Amid challenging economic conditions in the second quarter, Stifel Nicolaus was not able to keep pace with its first quarter performance as net revenue fell 6.5% to 375 million and net income dropped 25% from 34.8 million to 26.1 million.

"The operating environment in the second quarter was challenging, especially compared with the strong start to the year," Stifel's chief executive Ron Kruszewski said in a statement. "The headwinds in the equity markets and bond markets, as well as macroeconomic factors affected the industry, our business and client activity."

The global wealth management division at Stifel also took a hit. While net revenue and income increased from second quarter of last year, net revenue fell from 248.3 million to 240 million and net income dropped 11.3% to 61.3 million. The private client group's revenue of $221.0 million was down 5% over the last three months.

"Overall results for the quarter in both global wealth management and the institutional group reflect difficult market conditions but are an improvement year-over-year. The diversity and integration of our business model all besets a challenging period," Kruszewski said during a conference call Wednesday evening.

Stifel attributed its weaker results in the wealth management division to a drop in revenue from commissions and transaction fees as a result of lower trading volumes as well as lower sales credits from investment banking underwritings. Commission revenue fell 3.3% to $127.4 million and revenue from principal transactions dropped 21.2% to $91.6 million.

That was offset by fees from asset management, which rose from $60.8 million to $65.3 million as assets increased. Due in part to market performance and a 4% increase in new accounts, client assets grew by $97 million to $137.9 billion. "Asset management service fees increased due to an increase in total client assets. That was really a result of market performance and inflows," Kruszewski said.

In addition, Stifel's income was affected by continued investment and expansion. The St. Louis-based firm has added 103 financial advisors year to date, 12 this quarter alone.

"Recruiting remains active. We've had some great new hires and will continue to seek opportunities to recruit seasoned advisors," Kruszewski said.

Moreover, the firm opened 12 private client offices so far this year, despite increases in expenses that cut into margins. He compared the situation to 2009 and 2010 when the firm opened around a hundred offices and added 700 employees. In that case, margins fell from 25% to 16% in the private client group before rising back to 26% on greater profit.

"The one thing about Knight, Edward Jones and Stifel and everybody else: it costs so much just to put everything in place, the accounting system, the back office, the HR ladies; all that stuff. But once the market heats up, you've got multiples you can earn past the critical point of covering your costs," John Kozey, senior analyst at Thomson Reuters, said.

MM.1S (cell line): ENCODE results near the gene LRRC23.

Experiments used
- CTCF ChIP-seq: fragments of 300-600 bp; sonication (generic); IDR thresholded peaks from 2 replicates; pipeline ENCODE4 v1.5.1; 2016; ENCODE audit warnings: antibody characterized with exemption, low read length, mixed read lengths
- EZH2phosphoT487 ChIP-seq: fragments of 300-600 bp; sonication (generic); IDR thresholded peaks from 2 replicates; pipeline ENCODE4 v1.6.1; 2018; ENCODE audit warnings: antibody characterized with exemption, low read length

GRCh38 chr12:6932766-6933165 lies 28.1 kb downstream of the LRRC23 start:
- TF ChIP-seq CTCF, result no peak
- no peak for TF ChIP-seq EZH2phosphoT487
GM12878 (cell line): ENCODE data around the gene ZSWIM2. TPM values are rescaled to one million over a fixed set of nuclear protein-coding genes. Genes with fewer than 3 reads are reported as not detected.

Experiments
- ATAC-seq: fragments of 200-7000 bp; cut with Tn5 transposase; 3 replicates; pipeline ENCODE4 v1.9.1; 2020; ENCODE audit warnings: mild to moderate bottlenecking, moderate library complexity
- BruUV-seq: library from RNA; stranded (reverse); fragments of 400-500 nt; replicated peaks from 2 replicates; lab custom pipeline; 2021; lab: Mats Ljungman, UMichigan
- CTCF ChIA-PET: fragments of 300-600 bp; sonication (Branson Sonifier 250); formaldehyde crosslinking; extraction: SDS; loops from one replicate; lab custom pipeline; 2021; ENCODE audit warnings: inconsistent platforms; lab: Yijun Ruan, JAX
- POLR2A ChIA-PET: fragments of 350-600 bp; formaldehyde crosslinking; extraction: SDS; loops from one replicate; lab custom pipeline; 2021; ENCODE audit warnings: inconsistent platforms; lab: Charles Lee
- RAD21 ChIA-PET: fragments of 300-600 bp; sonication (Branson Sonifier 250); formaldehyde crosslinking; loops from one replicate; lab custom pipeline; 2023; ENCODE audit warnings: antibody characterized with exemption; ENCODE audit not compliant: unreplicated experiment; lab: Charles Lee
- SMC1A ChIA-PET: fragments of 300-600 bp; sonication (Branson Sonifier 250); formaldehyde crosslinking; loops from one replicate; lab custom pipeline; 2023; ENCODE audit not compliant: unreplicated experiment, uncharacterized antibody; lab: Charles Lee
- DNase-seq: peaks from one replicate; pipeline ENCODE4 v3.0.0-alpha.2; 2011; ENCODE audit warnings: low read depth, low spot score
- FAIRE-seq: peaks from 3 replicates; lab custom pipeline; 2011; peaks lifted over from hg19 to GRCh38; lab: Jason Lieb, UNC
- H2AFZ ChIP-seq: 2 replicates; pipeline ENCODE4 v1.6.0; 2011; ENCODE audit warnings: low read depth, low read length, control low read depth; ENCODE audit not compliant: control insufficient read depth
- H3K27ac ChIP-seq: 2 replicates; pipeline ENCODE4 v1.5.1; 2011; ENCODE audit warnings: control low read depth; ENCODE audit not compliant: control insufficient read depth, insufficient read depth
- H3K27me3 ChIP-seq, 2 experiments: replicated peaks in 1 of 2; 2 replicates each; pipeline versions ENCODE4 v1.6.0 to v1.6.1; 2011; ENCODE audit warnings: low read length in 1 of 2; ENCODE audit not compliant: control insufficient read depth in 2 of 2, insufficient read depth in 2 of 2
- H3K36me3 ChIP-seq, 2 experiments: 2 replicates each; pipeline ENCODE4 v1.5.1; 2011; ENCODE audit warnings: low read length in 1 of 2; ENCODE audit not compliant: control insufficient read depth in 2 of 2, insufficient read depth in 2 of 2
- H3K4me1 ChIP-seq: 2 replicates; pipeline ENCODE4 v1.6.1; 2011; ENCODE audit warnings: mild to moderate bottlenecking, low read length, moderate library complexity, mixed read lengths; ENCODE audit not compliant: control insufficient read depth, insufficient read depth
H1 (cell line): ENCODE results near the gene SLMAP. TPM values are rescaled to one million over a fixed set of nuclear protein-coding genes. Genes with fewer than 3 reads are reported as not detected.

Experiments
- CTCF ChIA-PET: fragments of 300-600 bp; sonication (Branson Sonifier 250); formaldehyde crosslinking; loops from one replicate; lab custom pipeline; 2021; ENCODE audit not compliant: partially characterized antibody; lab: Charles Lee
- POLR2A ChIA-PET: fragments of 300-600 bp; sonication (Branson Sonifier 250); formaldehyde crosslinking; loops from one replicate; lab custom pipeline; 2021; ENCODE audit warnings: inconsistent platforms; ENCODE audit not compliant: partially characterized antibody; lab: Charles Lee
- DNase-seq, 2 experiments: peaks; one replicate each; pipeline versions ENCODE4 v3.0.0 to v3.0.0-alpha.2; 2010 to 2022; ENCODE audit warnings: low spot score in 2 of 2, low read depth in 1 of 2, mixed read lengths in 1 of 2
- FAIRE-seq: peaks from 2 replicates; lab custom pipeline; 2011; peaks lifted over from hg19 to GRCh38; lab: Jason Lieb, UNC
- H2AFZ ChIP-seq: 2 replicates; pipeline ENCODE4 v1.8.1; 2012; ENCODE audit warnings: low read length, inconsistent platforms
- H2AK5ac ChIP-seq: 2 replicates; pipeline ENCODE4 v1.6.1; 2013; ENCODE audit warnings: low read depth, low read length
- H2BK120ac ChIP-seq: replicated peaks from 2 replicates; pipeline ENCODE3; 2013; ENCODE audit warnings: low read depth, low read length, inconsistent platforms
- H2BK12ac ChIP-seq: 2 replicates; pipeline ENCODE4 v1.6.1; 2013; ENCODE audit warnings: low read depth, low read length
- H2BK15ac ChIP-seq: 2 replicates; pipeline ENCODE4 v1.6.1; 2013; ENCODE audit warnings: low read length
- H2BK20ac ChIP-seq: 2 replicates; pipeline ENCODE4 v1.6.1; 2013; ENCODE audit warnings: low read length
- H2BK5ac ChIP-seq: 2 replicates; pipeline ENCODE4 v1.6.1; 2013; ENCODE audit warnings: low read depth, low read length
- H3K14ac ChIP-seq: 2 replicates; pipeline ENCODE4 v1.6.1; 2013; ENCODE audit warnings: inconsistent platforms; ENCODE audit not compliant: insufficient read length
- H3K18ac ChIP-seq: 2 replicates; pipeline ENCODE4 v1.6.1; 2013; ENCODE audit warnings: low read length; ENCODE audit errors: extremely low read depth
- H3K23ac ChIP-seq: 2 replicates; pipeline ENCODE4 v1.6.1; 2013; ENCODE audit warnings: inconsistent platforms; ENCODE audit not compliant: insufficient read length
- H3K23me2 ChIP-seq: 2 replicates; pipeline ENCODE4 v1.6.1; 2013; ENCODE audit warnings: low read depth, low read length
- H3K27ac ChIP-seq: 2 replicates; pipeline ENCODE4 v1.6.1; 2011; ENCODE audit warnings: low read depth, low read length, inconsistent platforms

According to Kruszewski, future growth will be concentrated on the banking division rather than the broker-dealer.

"The broker-dealer is way under-levered at 2:1, but we are very cautious," Kruszewski said in the conference call. "The funding markets are volatile. Frankly, the ability to fund pure broker-dealers with what happened in the recent years makes it a little bit prohibitive to add leverage in the broker-dealer. On the other to add leverage to the bank, which is what we've been doing, we're funding that with very low-cost deposits, so you'll see the bank continue to grow."

Kruszewski also indicated that the firm had been investigating some underperforming portions of the business in effort to cut costs, but he refused to disclose exactly which areas were being scrutinized. "We are evaluating underperforming businesses and know we have work to do on our non-compensation expenses," he said.

Kruszewski also commented on his firm's most recent investment in Knight Capital, disclosing that the firm had put in $30 million of the total $400 private investment in exchange for 20 million shares at $1.50 per share. He also confirmed that Stifel did not have a board seat at Knight.

"From my perspective, it was both a financial investment that was both attractive, but importantly we participated in an industry solution for Knight who was a major market liquidity provider," Kruszewski said in the conference call.


Register or login for access to this item and much more

All On Wall Street content is archived after seven days.

Community members receive:
  • All recent and archived articles
  • Conference offers and updates
  • A full menu of enewsletter options
  • Web seminars, white papers, ebooks

Don't have an account? Register for Free Unlimited Access